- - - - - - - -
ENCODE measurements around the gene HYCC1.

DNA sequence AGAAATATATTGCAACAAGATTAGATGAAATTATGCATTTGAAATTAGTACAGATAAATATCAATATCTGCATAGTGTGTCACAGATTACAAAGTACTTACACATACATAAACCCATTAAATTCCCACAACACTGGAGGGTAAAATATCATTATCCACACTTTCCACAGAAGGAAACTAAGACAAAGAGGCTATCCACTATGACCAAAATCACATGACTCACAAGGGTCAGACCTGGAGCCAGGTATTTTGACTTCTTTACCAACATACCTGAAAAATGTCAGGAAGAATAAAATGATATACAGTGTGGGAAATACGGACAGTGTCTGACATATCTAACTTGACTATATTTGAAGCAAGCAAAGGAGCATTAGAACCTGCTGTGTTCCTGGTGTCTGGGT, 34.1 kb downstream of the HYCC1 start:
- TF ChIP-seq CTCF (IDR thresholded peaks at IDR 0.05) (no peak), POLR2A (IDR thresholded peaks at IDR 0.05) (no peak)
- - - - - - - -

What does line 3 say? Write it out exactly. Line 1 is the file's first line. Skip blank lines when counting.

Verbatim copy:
- TF ChIP-seq CTCF (IDR thresholded peaks at IDR 0.05) (no peak), POLR2A (IDR thresholded peaks at IDR 0.05) (no peak)